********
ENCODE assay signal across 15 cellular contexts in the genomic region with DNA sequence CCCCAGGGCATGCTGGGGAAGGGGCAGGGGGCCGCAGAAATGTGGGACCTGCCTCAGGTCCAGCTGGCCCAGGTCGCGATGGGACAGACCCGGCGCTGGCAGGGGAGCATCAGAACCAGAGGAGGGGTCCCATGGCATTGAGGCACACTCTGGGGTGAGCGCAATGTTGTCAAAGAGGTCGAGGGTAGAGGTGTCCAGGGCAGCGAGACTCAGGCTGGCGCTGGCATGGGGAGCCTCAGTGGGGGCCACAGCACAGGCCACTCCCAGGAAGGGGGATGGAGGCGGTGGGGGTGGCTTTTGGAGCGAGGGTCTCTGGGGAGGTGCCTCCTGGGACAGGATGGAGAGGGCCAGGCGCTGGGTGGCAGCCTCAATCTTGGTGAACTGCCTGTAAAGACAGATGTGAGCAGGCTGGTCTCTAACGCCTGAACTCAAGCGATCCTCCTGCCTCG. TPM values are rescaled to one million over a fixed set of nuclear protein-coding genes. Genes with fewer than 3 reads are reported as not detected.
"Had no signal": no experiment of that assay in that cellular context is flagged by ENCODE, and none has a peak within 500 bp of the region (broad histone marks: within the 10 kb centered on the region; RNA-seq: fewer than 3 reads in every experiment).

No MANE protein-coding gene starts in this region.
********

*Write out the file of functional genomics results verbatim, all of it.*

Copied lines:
ENCODE assay signal across 15 cellular contexts in the genomic region with DNA sequence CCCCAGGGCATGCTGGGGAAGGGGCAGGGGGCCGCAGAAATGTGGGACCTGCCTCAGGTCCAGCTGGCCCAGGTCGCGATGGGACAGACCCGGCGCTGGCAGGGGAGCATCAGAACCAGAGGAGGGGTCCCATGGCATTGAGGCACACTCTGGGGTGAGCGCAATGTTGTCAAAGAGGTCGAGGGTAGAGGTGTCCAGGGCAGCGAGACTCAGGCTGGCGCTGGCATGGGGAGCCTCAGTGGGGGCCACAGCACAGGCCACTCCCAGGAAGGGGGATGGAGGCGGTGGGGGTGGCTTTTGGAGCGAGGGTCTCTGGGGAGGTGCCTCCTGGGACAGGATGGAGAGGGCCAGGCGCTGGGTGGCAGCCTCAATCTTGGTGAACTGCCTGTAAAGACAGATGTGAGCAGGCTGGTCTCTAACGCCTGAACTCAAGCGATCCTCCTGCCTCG. TPM values are rescaled to one million over a fixed set of nuclear protein-coding genes. Genes with fewer than 3 reads are reported as not detected.
"Had no signal": no experiment of that assay in that cellular context is flagged by ENCODE, and none has a peak within 500 bp of the region (broad histone marks: within the 10 kb centered on the region; RNA-seq: fewer than 3 reads in every experiment).

No MANE protein-coding gene starts in this region.